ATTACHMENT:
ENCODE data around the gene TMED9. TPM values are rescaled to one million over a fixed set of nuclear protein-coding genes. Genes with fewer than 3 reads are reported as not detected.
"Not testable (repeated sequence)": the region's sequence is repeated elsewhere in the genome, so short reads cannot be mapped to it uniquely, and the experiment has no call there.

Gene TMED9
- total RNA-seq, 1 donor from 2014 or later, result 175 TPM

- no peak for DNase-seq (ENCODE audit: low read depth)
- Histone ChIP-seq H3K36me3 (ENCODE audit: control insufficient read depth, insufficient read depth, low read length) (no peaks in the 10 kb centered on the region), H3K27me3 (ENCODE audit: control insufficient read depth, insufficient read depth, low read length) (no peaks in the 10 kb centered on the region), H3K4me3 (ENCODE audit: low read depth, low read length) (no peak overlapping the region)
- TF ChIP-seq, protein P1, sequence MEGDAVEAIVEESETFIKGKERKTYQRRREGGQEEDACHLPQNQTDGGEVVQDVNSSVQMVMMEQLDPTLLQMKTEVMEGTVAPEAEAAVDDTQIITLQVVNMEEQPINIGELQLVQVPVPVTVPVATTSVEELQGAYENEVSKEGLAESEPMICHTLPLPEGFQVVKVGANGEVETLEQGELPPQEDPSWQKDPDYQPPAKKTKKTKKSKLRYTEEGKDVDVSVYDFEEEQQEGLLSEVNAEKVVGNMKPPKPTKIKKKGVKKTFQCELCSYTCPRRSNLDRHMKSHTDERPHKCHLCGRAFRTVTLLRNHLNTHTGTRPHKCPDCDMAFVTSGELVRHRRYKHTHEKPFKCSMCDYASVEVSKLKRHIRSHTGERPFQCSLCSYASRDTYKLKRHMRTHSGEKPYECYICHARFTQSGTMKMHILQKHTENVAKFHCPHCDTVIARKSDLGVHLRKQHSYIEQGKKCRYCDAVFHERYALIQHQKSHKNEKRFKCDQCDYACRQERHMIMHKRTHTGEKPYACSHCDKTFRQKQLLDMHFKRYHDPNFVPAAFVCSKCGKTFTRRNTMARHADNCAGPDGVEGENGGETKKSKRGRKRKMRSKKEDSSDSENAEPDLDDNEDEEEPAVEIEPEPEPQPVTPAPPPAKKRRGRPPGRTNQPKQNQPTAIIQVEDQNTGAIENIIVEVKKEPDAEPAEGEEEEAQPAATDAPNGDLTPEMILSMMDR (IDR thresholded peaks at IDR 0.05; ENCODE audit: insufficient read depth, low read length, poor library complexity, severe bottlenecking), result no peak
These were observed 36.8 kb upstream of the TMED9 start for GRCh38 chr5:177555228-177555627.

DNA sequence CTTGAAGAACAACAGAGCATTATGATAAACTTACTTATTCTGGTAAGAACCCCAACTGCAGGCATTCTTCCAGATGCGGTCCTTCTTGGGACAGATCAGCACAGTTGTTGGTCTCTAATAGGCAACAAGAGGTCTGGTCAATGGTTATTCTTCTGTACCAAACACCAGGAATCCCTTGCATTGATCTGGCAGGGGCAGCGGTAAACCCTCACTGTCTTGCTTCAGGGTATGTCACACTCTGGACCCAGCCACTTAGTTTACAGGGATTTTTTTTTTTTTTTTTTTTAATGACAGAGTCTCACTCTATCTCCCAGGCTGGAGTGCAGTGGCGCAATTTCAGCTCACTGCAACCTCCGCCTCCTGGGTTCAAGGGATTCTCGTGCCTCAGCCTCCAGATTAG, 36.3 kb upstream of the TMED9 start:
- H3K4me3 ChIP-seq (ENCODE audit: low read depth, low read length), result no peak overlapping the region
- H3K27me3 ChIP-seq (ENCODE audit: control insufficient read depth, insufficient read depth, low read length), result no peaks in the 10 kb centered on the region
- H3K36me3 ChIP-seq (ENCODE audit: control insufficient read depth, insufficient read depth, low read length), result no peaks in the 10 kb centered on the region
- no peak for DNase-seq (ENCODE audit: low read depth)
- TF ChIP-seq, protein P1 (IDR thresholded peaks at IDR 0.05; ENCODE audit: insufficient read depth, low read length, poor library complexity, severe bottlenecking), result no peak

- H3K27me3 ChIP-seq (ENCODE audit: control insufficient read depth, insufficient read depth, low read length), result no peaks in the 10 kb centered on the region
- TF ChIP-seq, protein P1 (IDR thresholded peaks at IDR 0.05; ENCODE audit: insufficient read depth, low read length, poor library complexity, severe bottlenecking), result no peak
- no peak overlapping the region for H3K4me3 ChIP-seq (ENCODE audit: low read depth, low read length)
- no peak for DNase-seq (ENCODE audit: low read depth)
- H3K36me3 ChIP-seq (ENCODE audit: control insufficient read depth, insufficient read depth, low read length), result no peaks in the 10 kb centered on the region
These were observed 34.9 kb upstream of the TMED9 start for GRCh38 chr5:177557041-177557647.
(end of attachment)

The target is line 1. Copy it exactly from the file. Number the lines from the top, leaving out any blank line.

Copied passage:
ENCODE data around the gene TMED9. TPM values are rescaled to one million over a fixed set of nuclear protein-coding genes. Genes with fewer than 3 reads are reported as not detected.